Spring doesn’t care

Here in the Northern Hemisphere, it’s springtime. Living in Canada makes this particularly significant. We’ve endured months of inhospitable and at times harsh weather. The ground has thawed. The first bulbs have delivered their beauty. The crocuses made their entrances proclaiming: This is just the beginning! More soon!

The sap has run through the trees. Branches are heavy with buds ready to burst. The soil is cool, damp, rich, fertile – ready to explode.


We’ve been forced to stay away. Stay away from each other. Don’t drive anywhere. Don’t travel anywhere. Stay away from the parks. Stay away from nature. Stay away from spring.

Recently, after the horrific events that plagued Nova Scotia, our chief medical officer of health was quoted as saying that ‘pandemics don’t care about grief’. I would counter that grief doesn’t care about pandemics either. Grief, grieving and mourning are all natural processes – like spring – and need to run their course. People have deep, human needs more important that hiding indoors. People need people. People need connection. People need touch.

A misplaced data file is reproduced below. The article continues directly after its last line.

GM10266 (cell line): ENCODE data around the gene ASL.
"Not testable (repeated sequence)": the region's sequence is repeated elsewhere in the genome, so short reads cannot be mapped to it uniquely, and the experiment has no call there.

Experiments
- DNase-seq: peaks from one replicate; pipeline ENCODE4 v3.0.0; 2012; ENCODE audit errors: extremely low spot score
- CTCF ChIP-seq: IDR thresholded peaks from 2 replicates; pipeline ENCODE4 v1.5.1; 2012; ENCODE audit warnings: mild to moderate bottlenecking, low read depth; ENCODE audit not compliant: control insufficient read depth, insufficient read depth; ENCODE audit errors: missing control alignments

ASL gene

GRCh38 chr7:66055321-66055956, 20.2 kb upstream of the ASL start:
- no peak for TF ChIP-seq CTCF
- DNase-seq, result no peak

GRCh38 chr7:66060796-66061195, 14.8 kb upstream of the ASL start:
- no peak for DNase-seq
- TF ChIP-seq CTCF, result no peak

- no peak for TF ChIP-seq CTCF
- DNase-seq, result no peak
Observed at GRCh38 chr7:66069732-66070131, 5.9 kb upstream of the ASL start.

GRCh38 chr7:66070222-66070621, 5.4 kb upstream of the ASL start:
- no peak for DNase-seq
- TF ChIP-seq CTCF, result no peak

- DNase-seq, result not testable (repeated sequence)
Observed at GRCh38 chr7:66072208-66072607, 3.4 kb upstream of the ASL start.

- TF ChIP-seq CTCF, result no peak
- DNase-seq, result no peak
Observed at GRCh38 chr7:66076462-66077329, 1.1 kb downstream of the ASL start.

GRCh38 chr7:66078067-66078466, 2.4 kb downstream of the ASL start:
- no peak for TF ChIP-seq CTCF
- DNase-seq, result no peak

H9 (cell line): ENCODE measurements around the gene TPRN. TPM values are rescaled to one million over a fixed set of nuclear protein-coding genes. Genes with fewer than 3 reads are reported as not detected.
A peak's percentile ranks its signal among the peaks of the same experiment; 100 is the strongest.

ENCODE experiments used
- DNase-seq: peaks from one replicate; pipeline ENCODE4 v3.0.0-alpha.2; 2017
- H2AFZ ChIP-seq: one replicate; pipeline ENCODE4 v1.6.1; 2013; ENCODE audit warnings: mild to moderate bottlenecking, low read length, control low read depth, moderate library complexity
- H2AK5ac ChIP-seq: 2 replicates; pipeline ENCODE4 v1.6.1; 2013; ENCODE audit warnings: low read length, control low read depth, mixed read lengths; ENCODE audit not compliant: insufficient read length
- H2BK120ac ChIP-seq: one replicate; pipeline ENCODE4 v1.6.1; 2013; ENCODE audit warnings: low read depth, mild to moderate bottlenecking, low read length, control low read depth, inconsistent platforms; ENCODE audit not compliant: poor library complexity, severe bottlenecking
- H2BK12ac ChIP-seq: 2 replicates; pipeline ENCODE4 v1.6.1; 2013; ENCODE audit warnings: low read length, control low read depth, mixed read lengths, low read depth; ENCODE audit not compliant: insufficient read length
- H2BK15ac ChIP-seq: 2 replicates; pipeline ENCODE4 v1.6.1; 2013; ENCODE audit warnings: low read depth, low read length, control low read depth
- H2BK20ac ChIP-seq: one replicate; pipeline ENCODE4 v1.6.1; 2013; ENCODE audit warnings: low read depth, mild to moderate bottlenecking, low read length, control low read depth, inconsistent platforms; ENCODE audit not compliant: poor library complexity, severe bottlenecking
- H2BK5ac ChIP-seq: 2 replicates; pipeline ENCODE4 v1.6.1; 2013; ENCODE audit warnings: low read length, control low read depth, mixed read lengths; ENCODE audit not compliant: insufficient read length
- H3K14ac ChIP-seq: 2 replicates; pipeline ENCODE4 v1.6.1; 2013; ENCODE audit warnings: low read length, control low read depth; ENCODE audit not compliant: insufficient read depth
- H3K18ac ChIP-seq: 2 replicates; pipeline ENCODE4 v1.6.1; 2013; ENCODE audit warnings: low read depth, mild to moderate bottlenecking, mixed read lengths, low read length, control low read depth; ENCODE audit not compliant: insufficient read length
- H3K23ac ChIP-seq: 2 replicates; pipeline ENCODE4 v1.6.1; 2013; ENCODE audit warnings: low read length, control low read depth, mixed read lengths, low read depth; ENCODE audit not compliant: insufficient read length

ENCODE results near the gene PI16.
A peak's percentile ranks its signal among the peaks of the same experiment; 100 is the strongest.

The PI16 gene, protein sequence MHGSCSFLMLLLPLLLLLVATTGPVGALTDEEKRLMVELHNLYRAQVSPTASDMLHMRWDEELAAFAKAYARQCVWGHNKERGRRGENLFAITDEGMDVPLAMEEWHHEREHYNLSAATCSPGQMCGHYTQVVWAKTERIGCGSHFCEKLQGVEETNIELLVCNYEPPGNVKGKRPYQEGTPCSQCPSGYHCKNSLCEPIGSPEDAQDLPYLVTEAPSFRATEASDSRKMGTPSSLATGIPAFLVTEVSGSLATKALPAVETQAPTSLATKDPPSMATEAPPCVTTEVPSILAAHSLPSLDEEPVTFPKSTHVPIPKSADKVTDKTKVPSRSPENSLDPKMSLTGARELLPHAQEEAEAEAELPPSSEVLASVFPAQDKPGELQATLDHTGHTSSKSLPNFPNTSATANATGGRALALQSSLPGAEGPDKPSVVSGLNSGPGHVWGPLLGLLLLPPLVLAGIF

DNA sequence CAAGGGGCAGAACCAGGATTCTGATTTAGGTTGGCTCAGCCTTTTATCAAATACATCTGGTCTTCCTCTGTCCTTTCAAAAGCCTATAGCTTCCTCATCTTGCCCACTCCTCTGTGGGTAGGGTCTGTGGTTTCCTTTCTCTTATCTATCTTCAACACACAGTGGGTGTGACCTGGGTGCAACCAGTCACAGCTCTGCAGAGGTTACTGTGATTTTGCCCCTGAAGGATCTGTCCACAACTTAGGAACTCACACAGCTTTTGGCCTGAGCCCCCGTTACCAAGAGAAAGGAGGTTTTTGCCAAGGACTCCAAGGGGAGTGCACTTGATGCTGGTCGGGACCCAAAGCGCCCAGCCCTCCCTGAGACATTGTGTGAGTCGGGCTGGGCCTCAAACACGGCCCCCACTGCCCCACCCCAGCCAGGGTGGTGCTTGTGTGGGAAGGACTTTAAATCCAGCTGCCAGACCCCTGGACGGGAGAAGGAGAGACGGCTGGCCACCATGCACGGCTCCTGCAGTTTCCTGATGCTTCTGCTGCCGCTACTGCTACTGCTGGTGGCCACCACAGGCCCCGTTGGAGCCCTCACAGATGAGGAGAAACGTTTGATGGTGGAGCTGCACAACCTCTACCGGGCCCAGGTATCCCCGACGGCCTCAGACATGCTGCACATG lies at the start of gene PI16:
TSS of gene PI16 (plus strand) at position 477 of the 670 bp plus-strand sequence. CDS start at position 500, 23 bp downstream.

As we continue to move past the peak in this province, our real, human, psycho-physical needs will become more apparent. Spring and the sensations it brings to us physically – those feelings of a slightly shallow breath, of ‘quickening’ of the pursuit of sensual pleasure – will eventually rule the day.

There’s a pandemic. And. Spring doesn’t care.

Go play outside.

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